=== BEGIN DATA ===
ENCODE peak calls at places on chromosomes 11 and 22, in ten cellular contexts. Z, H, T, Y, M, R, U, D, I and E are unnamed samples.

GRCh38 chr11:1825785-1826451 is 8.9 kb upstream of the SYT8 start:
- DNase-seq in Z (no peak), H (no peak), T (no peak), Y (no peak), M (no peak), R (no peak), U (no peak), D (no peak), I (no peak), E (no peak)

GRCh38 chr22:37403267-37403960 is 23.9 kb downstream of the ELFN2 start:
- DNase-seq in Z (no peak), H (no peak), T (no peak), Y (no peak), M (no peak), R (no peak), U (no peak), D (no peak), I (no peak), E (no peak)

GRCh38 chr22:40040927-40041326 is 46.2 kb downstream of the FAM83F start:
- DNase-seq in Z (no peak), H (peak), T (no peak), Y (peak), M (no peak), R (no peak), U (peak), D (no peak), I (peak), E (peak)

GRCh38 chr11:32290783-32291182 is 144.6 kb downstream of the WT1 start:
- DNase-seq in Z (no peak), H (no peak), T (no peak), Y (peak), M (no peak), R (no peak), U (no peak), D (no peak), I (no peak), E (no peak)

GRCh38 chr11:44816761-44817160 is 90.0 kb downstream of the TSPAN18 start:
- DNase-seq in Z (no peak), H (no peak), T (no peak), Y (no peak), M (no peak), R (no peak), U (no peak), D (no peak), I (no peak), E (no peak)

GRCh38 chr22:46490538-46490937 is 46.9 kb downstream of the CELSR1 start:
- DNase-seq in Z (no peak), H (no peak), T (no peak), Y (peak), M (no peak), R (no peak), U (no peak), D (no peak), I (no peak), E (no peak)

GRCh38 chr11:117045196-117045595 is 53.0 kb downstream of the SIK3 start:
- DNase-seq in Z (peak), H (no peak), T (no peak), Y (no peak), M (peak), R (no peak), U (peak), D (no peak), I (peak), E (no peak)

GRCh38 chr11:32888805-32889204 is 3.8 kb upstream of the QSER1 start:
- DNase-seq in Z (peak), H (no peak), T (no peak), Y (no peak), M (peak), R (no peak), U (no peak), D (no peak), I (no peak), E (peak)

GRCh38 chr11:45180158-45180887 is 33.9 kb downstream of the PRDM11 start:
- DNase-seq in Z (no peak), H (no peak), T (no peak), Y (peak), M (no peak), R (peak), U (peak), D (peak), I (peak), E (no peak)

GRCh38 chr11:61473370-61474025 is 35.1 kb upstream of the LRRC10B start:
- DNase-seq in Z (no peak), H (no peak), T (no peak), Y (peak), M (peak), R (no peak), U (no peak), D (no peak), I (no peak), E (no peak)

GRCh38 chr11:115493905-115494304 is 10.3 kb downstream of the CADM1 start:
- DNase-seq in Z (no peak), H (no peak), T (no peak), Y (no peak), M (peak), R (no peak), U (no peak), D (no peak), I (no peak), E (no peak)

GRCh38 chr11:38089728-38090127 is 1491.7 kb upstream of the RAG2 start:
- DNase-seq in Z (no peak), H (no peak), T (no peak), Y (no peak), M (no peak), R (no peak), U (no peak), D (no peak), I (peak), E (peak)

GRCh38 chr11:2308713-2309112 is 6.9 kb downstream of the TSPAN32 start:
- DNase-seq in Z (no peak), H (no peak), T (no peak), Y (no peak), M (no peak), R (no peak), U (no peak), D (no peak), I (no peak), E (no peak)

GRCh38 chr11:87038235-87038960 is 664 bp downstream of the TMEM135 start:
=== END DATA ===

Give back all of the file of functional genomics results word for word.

ENCODE peak calls at places on chromosomes 11 and 22, in ten cellular contexts. Z, H, T, Y, M, R, U, D, I and E are unnamed samples.

GRCh38 chr11:1825785-1826451 is 8.9 kb upstream of the SYT8 start:
- DNase-seq in Z (no peak), H (no peak), T (no peak), Y (no peak), M (no peak), R (no peak), U (no peak), D (no peak), I (no peak), E (no peak)

GRCh38 chr22:37403267-37403960 is 23.9 kb downstream of the ELFN2 start:
- DNase-seq in Z (no peak), H (no peak), T (no peak), Y (no peak), M (no peak), R (no peak), U (no peak), D (no peak), I (no peak), E (no peak)

GRCh38 chr22:40040927-40041326 is 46.2 kb downstream of the FAM83F start:
- DNase-seq in Z (no peak), H (peak), T (no peak), Y (peak), M (no peak), R (no peak), U (peak), D (no peak), I (peak), E (peak)

GRCh38 chr11:32290783-32291182 is 144.6 kb downstream of the WT1 start:
- DNase-seq in Z (no peak), H (no peak), T (no peak), Y (peak), M (no peak), R (no peak), U (no peak), D (no peak), I (no peak), E (no peak)

GRCh38 chr11:44816761-44817160 is 90.0 kb downstream of the TSPAN18 start:
- DNase-seq in Z (no peak), H (no peak), T (no peak), Y (no peak), M (no peak), R (no peak), U (no peak), D (no peak), I (no peak), E (no peak)

GRCh38 chr22:46490538-46490937 is 46.9 kb downstream of the CELSR1 start:
- DNase-seq in Z (no peak), H (no peak), T (no peak), Y (peak), M (no peak), R (no peak), U (no peak), D (no peak), I (no peak), E (no peak)

GRCh38 chr11:117045196-117045595 is 53.0 kb downstream of the SIK3 start:
- DNase-seq in Z (peak), H (no peak), T (no peak), Y (no peak), M (peak), R (no peak), U (peak), D (no peak), I (peak), E (no peak)

GRCh38 chr11:32888805-32889204 is 3.8 kb upstream of the QSER1 start:
- DNase-seq in Z (peak), H (no peak), T (no peak), Y (no peak), M (peak), R (no peak), U (no peak), D (no peak), I (no peak), E (peak)

GRCh38 chr11:45180158-45180887 is 33.9 kb downstream of the PRDM11 start:
- DNase-seq in Z (no peak), H (no peak), T (no peak), Y (peak), M (no peak), R (peak), U (peak), D (peak), I (peak), E (no peak)

GRCh38 chr11:61473370-61474025 is 35.1 kb upstream of the LRRC10B start:
- DNase-seq in Z (no peak), H (no peak), T (no peak), Y (peak), M (peak), R (no peak), U (no peak), D (no peak), I (no peak), E (no peak)

GRCh38 chr11:115493905-115494304 is 10.3 kb downstream of the CADM1 start:
- DNase-seq in Z (no peak), H (no peak), T (no peak), Y (no peak), M (peak), R (no peak), U (no peak), D (no peak), I (no peak), E (no peak)

GRCh38 chr11:38089728-38090127 is 1491.7 kb upstream of the RAG2 start:
- DNase-seq in Z (no peak), H (no peak), T (no peak), Y (no peak), M (no peak), R (no peak), U (no peak), D (no peak), I (peak), E (peak)

GRCh38 chr11:2308713-2309112 is 6.9 kb downstream of the TSPAN32 start:
- DNase-seq in Z (no peak), H (no peak), T (no peak), Y (no peak), M (no peak), R (no peak), U (no peak), D (no peak), I (no peak), E (no peak)

GRCh38 chr11:87038235-87038960 is 664 bp downstream of the TMEM135 start: